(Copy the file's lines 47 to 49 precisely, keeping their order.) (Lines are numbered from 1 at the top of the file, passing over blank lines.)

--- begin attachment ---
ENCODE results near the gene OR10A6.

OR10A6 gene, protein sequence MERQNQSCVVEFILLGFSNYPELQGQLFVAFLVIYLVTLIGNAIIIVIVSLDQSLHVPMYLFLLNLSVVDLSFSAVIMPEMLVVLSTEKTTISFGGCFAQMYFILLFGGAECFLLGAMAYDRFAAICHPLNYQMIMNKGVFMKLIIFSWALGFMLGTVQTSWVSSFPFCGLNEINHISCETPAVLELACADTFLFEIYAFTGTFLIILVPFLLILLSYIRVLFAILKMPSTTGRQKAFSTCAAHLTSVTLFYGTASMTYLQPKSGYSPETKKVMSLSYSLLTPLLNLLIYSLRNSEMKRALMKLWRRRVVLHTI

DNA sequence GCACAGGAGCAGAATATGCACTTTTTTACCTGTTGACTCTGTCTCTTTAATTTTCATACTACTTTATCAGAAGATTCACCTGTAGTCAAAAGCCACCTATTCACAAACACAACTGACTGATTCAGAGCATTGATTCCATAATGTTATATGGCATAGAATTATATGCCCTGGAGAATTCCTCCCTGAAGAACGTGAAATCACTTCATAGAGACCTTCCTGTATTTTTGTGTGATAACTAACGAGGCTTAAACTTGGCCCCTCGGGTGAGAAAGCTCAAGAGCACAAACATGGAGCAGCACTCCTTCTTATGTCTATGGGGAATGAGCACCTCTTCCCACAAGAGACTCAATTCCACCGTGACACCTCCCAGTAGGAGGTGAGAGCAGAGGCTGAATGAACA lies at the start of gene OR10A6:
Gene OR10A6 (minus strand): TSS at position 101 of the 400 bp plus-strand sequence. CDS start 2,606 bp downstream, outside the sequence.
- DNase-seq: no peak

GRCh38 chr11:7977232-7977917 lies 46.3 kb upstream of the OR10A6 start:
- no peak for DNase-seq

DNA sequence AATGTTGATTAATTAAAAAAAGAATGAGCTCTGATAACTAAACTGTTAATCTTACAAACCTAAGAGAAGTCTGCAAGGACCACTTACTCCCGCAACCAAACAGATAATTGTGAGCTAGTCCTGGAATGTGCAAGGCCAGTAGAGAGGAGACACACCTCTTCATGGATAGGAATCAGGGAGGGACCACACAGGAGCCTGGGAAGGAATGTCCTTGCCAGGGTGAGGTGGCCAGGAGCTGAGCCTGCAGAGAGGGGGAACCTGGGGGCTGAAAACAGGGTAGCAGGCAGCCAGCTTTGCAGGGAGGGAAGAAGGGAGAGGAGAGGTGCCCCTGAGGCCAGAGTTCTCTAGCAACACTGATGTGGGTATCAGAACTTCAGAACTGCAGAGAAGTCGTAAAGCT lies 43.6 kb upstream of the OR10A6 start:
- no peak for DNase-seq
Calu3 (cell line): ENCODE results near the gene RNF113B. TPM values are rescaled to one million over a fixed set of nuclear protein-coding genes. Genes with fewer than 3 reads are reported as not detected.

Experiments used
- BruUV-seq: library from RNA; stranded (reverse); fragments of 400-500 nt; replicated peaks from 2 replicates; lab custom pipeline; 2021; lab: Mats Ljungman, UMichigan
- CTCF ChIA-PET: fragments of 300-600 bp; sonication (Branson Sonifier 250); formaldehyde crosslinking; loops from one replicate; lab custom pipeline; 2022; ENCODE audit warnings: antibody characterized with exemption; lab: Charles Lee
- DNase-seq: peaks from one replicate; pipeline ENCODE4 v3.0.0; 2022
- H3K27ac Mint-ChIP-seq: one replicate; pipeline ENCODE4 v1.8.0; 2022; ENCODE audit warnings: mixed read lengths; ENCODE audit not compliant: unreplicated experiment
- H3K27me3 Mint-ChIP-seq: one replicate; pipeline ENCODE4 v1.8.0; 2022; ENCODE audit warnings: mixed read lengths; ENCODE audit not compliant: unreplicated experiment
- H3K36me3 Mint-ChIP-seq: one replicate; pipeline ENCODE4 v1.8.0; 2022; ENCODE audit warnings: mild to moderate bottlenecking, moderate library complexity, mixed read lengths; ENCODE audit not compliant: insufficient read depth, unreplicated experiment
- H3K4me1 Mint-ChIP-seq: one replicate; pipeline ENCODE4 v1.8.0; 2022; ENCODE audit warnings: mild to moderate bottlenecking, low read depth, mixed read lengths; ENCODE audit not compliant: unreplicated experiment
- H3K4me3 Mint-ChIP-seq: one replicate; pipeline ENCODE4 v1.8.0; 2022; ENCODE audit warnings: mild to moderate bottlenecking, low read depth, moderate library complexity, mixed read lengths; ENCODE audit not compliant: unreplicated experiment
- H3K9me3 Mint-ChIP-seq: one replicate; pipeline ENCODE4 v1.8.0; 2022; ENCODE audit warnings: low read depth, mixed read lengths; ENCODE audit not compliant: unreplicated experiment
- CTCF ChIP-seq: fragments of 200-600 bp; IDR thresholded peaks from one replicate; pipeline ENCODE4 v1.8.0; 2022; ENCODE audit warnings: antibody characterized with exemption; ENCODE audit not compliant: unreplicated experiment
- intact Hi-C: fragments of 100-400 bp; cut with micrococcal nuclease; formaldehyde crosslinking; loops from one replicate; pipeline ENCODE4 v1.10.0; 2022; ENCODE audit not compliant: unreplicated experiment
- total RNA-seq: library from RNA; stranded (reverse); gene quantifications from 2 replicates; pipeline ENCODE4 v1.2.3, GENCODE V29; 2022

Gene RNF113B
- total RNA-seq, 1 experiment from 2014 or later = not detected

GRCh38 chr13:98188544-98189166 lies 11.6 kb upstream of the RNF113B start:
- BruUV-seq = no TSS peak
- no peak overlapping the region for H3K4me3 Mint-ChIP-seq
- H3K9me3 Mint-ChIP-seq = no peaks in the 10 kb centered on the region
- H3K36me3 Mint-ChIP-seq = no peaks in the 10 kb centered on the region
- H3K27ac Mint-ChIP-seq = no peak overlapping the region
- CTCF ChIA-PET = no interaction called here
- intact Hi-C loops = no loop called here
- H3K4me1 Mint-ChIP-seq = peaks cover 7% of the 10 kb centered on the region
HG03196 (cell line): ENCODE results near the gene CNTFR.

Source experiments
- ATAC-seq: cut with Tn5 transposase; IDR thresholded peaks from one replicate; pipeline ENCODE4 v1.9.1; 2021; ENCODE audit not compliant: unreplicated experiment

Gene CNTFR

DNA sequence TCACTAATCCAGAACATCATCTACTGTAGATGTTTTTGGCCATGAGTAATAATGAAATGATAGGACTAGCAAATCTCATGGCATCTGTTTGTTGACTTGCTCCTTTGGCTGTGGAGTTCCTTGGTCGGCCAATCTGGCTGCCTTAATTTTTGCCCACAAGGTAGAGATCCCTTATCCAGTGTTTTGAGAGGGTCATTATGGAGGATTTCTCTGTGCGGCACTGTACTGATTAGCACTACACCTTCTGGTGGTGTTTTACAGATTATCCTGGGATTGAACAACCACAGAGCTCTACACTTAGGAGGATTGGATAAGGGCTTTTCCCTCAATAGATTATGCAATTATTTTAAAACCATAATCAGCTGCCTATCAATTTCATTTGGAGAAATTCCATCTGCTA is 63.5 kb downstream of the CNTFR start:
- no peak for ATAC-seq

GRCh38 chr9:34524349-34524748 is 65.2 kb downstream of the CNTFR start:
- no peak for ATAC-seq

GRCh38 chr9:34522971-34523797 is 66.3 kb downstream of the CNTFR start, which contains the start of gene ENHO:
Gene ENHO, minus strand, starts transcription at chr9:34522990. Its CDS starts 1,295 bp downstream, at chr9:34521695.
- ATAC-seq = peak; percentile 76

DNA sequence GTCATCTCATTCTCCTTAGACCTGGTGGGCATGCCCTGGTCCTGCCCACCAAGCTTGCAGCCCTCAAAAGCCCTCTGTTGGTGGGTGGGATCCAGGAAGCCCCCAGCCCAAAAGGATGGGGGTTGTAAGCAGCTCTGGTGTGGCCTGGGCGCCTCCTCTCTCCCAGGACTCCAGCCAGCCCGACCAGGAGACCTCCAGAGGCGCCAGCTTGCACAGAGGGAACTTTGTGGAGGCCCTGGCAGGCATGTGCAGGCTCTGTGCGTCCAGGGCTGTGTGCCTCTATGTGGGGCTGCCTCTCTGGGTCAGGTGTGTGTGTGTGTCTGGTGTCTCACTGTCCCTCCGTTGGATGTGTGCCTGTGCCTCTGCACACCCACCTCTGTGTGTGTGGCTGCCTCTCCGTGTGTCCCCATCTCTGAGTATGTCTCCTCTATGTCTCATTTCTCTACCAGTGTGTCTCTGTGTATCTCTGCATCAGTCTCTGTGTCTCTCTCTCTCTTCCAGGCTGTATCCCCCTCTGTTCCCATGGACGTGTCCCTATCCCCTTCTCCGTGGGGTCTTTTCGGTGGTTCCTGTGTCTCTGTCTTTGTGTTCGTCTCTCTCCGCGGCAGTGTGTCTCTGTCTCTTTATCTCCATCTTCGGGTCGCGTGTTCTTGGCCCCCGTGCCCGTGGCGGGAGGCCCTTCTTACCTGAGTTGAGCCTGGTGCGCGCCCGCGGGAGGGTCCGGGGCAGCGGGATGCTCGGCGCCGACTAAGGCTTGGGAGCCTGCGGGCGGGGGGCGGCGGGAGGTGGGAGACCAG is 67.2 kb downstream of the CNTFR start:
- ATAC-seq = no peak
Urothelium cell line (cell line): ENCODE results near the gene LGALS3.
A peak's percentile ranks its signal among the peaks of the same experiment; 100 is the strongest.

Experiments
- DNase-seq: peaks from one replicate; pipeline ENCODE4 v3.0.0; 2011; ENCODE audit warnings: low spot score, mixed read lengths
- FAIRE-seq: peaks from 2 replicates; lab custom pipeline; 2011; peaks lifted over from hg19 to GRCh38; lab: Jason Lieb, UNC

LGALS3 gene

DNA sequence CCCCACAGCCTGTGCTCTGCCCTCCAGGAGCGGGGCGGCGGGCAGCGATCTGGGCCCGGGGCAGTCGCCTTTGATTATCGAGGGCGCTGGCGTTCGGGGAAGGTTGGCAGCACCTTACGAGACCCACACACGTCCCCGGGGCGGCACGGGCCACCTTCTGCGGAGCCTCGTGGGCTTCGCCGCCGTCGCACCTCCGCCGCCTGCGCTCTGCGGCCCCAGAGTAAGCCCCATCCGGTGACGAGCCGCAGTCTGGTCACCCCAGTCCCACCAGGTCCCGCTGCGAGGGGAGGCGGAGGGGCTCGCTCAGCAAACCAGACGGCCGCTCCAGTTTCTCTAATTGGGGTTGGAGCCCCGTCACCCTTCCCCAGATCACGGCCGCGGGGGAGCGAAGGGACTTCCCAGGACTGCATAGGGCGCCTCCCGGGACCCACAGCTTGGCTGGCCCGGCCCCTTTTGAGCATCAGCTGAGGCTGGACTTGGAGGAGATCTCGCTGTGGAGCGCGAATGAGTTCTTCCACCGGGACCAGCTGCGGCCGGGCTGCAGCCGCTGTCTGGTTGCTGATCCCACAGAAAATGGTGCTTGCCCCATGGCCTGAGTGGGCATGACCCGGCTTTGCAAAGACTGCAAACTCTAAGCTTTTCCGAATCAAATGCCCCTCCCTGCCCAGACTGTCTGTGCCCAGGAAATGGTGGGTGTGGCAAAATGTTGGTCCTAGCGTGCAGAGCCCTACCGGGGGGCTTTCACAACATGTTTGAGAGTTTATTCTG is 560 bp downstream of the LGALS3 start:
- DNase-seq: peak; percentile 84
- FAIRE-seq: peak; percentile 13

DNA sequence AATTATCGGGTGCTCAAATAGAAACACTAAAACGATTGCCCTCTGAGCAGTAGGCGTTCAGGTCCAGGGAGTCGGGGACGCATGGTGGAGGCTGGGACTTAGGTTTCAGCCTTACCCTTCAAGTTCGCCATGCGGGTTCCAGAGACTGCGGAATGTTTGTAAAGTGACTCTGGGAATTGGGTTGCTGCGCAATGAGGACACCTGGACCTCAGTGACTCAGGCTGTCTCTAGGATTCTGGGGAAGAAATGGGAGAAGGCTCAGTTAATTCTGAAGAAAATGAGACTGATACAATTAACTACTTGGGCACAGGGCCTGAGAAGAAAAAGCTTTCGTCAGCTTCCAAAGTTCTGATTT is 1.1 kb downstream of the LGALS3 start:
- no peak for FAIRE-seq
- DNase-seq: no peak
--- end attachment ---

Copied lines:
- ATAC-seq = no peak
Urothelium cell line (cell line): ENCODE results near the gene LGALS3.
A peak's percentile ranks its signal among the peaks of the same experiment; 100 is the strongest.